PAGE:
Esophageal Cancer

Overview

The esophagus (ĕ-sof´ah-gus) is the hollow, muscular tube that moves food and liquid from the mouth to the stomach. The wall of the esophagus is made up of several layers of tissue, including muscle, connective tissue that supports the framework of the body, and an inner lining called the mucosa.

Cancer is an abnormal growth of cells (the building blocks that make up the tissue and organs in the body).Old or damaged cells usually die, and new cells take their place. But sometimes, the process goes wrong or a single cell starts to grow uncontrollably until it becomes a mass of tissue called a tumor. Sometimes, tumors are benign and are not life threatening; other times, the tumors are cancerous (malignant) and can invade surrounding tissues or spread to other areas of the body.

The American Cancer Society (ACS) estimates that about 17,000 new cases of esophageal cancer will be diagnosed and nearly 16,000 patients will die from esophageal cancer in 2015 in the United States. The incidence of esophageal cancer is higher in other areas of the world, such as Asia and Africa. Four out of five cases of esophageal cancer in the US occur in men.

Types of Esophageal Cancer

Types of Esophageal Cancer

There are two main types of esophageal cancer:

  1. Adenocarcinoma - the most common esophageal cancer in the US and primarily affects older, white men. The incidence of adenocarcinoma has increased markedly over the past two decades for unknown reasons.  Adenocarcinoma begins in the glandular cells (cells that produce and release fluids such as mucous), usually in the lower part of the esophagus near the stomach.
  2. Squamous cell carcinoma - the most common type of esophageal cancer worldwide. This type of esophageal cancer starts in squamous cells (thin, flat cells that line the esophagus) and is found most often in the upper and middle parts of the esophagus.

 

Causes and Symptoms of Esophageal Cancer

Causes and Symptoms of Esophageal Cancer

Smoking, heavy alcohol use, and diseases such as achalasia can cause squamous cell carcinoma, while gastroesophageal reflux disease (GERD) can lead to Barrett’s esophagus and increase the risk of developing esophageal adenocarcinoma.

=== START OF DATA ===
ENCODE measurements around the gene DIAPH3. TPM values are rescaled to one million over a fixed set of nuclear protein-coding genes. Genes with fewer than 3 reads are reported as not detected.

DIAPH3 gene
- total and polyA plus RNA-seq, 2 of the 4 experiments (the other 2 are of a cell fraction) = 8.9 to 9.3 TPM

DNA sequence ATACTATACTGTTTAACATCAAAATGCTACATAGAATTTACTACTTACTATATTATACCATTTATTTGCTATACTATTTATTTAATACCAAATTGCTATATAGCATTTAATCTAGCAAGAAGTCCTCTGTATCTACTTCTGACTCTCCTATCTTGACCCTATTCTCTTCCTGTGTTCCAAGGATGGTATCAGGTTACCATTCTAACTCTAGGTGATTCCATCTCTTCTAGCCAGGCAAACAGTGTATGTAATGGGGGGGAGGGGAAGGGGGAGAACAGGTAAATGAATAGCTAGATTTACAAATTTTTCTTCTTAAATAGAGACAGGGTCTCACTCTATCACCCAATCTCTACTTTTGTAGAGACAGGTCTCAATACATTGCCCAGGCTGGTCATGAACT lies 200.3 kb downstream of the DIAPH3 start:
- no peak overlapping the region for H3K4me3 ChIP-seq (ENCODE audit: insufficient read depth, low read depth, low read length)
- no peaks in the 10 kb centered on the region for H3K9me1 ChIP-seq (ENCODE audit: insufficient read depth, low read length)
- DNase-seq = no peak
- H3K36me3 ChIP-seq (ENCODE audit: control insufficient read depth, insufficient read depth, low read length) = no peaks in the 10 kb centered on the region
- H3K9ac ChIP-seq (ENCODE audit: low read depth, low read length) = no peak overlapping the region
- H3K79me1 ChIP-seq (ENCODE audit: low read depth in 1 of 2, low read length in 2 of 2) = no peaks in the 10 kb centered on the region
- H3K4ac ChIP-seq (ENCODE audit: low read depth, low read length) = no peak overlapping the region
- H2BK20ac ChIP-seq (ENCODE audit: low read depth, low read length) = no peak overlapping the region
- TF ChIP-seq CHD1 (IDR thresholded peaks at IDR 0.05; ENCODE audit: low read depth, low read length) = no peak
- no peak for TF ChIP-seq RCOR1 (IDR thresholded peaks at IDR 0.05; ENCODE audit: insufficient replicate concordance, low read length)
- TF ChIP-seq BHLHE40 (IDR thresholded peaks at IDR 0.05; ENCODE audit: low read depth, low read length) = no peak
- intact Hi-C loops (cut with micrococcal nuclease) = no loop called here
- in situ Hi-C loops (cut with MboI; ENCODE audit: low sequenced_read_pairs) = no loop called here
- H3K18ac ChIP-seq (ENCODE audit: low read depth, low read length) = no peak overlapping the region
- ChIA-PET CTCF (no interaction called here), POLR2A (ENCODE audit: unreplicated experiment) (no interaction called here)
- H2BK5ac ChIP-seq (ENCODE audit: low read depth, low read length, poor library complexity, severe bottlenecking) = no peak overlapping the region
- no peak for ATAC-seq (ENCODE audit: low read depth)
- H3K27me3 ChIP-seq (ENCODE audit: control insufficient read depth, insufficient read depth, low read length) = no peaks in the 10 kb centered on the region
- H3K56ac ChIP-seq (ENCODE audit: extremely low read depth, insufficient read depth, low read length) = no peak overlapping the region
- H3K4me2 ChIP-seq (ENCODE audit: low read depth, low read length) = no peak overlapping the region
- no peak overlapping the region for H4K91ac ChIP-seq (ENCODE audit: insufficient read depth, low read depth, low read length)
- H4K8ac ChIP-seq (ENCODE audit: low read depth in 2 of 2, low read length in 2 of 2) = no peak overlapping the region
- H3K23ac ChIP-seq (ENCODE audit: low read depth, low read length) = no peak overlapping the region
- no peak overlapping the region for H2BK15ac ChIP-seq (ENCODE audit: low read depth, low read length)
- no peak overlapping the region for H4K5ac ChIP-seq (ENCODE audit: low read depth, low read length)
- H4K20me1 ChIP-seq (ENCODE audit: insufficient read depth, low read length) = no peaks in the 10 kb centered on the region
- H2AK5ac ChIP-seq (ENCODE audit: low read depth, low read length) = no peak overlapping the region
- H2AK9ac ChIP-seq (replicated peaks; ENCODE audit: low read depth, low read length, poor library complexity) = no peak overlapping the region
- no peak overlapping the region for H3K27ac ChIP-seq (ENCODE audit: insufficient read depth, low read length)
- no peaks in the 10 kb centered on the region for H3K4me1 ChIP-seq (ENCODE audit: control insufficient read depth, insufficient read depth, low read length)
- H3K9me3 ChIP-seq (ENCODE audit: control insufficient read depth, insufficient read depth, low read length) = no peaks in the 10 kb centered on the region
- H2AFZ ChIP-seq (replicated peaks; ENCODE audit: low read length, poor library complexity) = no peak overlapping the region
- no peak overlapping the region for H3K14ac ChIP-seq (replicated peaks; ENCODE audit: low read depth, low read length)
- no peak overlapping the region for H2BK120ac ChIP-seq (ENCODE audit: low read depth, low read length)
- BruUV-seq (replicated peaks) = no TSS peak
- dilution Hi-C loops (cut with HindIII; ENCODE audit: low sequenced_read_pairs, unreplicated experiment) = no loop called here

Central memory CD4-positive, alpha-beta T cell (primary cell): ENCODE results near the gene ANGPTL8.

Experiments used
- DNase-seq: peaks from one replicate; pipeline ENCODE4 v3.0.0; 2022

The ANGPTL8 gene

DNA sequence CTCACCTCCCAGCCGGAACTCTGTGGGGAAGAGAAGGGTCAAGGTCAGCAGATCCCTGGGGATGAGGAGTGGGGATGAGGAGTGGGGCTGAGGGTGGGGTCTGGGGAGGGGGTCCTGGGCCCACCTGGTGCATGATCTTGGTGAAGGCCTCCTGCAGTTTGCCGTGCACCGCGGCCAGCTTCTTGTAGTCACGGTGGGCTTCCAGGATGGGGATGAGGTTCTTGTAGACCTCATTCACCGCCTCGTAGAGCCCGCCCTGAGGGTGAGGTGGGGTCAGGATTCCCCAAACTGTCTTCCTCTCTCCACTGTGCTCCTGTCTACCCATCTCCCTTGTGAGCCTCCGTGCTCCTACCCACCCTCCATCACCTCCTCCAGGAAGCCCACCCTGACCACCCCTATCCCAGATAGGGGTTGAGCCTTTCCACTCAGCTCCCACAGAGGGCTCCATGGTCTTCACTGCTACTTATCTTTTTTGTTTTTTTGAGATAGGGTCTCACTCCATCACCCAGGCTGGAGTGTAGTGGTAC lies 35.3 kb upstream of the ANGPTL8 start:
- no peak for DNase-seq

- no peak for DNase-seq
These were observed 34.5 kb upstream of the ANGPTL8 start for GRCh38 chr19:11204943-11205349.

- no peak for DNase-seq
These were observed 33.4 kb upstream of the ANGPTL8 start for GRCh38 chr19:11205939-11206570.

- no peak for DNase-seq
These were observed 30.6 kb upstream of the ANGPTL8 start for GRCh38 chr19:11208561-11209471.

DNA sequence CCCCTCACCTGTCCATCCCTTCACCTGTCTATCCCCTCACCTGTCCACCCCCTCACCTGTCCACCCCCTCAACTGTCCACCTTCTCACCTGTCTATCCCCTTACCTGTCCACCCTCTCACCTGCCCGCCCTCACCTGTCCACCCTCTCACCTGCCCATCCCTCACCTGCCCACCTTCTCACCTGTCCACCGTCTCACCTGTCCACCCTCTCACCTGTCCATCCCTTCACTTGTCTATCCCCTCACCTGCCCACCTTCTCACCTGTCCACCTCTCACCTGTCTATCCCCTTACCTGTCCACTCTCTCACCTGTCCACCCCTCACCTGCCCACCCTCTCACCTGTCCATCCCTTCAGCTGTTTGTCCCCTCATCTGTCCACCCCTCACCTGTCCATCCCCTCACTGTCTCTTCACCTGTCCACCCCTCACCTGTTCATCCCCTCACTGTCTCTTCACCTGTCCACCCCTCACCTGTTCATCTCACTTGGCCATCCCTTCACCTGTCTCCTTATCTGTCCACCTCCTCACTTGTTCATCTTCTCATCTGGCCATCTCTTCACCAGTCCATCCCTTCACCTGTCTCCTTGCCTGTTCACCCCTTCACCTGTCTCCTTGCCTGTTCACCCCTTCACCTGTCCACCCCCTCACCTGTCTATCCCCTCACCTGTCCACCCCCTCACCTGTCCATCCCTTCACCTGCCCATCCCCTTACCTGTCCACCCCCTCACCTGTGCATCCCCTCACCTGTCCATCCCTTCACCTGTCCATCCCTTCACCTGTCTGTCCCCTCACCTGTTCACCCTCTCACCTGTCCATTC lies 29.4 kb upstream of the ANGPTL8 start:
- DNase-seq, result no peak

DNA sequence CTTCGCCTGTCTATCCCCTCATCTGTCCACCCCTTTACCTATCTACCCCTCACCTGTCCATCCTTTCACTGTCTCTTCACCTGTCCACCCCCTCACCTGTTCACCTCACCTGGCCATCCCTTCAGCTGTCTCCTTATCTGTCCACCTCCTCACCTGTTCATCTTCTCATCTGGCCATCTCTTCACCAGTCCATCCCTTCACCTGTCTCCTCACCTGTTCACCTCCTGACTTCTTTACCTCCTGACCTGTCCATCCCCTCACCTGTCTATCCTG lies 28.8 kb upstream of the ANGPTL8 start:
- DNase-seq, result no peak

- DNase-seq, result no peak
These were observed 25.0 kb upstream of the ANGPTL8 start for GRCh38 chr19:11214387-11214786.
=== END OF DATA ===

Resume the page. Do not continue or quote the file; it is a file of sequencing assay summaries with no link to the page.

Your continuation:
Early esophageal cancer usually has no signs or symptoms. As the disease advances, the symptoms may include difficulty swallowing (dysphagia), unintentional weight loss, pain or pressure behind the breastbone, hoarseness, and coughing. 

If you think you have any of the signs or symptoms listed above and have been diagnosed with either GERD or Barrett’s esophagus, speak with your primary physician about your risk for esophageal cancer. You can print these sample questions to use as a basis for discussion with your doctor. 

Diagnosis and Treatment Options

Diagnosis and Treatment Options

Tests that are most often used to examine the esophagus and find signs of cancer are barium swallow (upper GI series) and esophagoscopy that may include biopsy.  

Normal barium swallow

Normal barium swallow

For more information on these tests, visit our common diagnostic tests page.  

Stages of Esophageal Cancer 
Once you have been diagnosed with cancer, imaging studies such as a chest and abdominal computed tomography (CT) scan, a positron emission tomography (PET) scan, and endoscopic ultrasound will be performed to determine the extent, or stage, of the tumor.

The stage of your esophageal cancer will help you understand how advanced the disease is, whether the cancer has spread to other parts of your body, and what treatments to consider.

A higher stage tumor means that the cancer is more advanced and has a worse outcome (prognosis).

Surgery, performed by a cardiothoracic surgeon, is the most common treatment for esophageal cancer. 

 

Surgery

If you and your cardiothoracic surgeon decide to move forward with surgery, you likely would undergo an esophagectomy, which is an operation to remove the cancer along with most of the esophagus. After the cancerous part of your esophagus is removed, your surgeon will connect the remaining part of the esophagus to your stomach. If the stomach cannot be used due to involvement by the cancer or previous stomach surgery, the large or small intestine may be used to replace the esophagus.

  • Conexión durante una esofagectomía transtorácica
  • Equipo quirúrgico realiza una esofagectomía transtorácica
Recovery

Recovery

As with any surgery or operation, there are risks involved. Possible complications depend on the extent of the surgery and your overall health. Serious complications can include bleeding, infections, pneumonia, hoarseness, or a leak or scarring at the connection between the esophagus and the stomach.

You can expect to go home from the hospital 5-7 days after surgery. While in the hospital, it is important that you work on deep breathing, coughing, and walking to keep your lungs functioning and to prevent blood clots. 

Keeping yourself in good health and staying active will reduce your chance of complications and make recovery after surgery much easier. It also is essential to maintain good nutrition before surgery. Many patients with esophageal cancer find it hard to eat because they have trouble swallowing. Some patients temporarily may require a feeding tube through their nose (Dobhoff tube) or small bowel (jejunostomy tube).  

If you require preoperative chemotherapy and radiation, restaging studies including a chest and abdominal CT scan will be done to confirm that the cancer has not spread elsewhere in the body. You also will need to see your cardiothoracic surgeon again before the surgery to make sure that you have recovered adequately from your chemoradiation before proceeding with surgery.


Reviewed by: Jules Lin, MD and Rishindra Reddy, MD 
March 2015